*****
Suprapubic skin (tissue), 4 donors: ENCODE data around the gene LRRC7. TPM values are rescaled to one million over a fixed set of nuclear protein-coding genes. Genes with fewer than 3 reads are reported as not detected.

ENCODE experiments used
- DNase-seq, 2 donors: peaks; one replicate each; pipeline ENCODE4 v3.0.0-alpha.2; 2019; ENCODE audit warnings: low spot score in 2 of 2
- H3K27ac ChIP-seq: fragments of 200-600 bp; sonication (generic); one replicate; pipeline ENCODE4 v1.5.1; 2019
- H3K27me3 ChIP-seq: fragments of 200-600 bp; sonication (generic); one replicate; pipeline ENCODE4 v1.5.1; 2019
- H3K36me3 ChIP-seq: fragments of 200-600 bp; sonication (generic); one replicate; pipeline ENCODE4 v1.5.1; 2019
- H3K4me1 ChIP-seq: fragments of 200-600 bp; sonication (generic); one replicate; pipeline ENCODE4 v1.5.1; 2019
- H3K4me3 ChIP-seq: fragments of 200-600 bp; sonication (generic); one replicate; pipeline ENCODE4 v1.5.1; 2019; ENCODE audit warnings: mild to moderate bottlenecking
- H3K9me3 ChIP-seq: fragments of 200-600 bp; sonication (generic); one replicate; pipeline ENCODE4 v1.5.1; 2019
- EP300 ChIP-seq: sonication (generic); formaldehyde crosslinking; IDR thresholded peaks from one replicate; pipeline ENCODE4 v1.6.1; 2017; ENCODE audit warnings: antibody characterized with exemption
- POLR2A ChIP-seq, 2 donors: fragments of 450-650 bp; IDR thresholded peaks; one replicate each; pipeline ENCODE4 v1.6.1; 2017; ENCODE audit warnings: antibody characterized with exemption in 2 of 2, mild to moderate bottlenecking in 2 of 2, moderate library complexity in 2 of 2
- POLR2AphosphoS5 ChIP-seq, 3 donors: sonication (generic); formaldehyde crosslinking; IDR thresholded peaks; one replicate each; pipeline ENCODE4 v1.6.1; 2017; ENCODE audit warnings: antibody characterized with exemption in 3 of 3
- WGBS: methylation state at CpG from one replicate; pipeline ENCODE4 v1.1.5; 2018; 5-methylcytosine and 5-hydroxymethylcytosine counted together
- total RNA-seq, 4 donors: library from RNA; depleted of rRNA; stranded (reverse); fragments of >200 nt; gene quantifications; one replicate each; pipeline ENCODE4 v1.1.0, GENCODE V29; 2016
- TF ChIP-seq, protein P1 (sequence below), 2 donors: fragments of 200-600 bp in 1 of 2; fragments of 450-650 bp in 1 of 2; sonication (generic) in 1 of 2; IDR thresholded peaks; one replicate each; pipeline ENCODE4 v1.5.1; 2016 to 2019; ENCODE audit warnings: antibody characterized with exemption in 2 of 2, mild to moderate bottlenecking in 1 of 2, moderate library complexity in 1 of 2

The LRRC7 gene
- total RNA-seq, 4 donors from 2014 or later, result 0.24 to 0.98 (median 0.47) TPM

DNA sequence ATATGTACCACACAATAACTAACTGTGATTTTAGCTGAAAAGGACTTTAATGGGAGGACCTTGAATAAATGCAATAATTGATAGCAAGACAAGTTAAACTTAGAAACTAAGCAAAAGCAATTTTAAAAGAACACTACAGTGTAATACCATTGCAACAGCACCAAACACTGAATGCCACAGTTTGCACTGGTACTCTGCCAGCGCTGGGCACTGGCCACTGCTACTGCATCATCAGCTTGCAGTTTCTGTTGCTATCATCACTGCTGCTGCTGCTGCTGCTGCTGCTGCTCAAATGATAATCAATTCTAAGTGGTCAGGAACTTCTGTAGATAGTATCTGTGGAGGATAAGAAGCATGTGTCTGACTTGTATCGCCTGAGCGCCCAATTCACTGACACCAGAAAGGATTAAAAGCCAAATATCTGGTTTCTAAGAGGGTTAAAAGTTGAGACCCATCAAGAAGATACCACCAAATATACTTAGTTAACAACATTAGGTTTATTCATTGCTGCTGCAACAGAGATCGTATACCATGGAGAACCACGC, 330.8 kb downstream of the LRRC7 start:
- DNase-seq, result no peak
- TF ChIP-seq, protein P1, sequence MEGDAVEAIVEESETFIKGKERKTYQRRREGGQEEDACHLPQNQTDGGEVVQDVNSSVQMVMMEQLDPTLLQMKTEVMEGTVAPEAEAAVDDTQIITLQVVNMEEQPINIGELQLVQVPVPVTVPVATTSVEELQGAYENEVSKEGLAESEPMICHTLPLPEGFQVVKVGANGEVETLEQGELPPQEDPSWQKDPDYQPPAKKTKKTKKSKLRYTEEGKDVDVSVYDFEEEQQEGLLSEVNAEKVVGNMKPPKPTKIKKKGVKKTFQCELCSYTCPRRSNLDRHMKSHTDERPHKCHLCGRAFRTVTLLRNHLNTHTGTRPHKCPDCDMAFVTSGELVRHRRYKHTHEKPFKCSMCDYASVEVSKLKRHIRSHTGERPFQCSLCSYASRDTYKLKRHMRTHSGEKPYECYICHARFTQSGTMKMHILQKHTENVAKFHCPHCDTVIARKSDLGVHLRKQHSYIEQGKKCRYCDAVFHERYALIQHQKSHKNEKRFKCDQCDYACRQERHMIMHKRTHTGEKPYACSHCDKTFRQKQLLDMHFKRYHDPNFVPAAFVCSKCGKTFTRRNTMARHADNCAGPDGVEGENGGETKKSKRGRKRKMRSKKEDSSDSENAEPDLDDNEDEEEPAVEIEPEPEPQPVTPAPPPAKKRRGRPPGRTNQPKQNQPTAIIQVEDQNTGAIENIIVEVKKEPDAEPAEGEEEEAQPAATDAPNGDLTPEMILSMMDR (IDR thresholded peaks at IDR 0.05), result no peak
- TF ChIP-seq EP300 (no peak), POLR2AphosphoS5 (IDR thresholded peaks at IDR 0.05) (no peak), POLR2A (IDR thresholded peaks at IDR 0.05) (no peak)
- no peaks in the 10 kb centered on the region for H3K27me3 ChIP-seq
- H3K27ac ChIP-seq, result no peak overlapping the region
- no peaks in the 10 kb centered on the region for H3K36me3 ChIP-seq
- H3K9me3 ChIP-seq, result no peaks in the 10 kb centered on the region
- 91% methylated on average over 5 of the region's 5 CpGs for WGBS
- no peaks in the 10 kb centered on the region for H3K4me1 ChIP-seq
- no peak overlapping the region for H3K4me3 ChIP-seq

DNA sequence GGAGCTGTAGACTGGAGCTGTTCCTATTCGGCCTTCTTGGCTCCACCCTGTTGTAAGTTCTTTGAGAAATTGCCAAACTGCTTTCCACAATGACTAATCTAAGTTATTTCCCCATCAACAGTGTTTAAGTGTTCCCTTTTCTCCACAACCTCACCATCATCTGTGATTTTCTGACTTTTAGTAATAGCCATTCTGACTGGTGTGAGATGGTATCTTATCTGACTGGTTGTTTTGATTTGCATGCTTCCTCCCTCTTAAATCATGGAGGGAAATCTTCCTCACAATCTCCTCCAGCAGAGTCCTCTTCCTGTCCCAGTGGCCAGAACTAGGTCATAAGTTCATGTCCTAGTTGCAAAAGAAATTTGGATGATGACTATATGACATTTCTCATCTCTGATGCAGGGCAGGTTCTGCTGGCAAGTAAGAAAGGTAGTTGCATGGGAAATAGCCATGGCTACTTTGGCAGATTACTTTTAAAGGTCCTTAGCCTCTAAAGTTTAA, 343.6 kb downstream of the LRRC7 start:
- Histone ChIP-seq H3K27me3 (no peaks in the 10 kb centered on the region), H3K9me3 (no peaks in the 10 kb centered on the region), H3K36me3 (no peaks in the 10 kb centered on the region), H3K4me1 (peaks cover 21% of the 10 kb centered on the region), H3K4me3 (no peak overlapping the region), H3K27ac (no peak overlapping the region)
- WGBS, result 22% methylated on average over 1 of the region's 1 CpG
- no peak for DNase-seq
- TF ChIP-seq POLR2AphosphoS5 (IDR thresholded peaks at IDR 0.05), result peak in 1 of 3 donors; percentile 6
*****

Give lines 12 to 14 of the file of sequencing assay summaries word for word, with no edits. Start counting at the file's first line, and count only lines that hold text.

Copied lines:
- POLR2AphosphoS5 ChIP-seq, 3 donors: sonication (generic); formaldehyde crosslinking; IDR thresholded peaks; one replicate each; pipeline ENCODE4 v1.6.1; 2017; ENCODE audit warnings: antibody characterized with exemption in 3 of 3
- WGBS: methylation state at CpG from one replicate; pipeline ENCODE4 v1.1.5; 2018; 5-methylcytosine and 5-hydroxymethylcytosine counted together
- total RNA-seq, 4 donors: library from RNA; depleted of rRNA; stranded (reverse); fragments of >200 nt; gene quantifications; one replicate each; pipeline ENCODE4 v1.1.0, GENCODE V29; 2016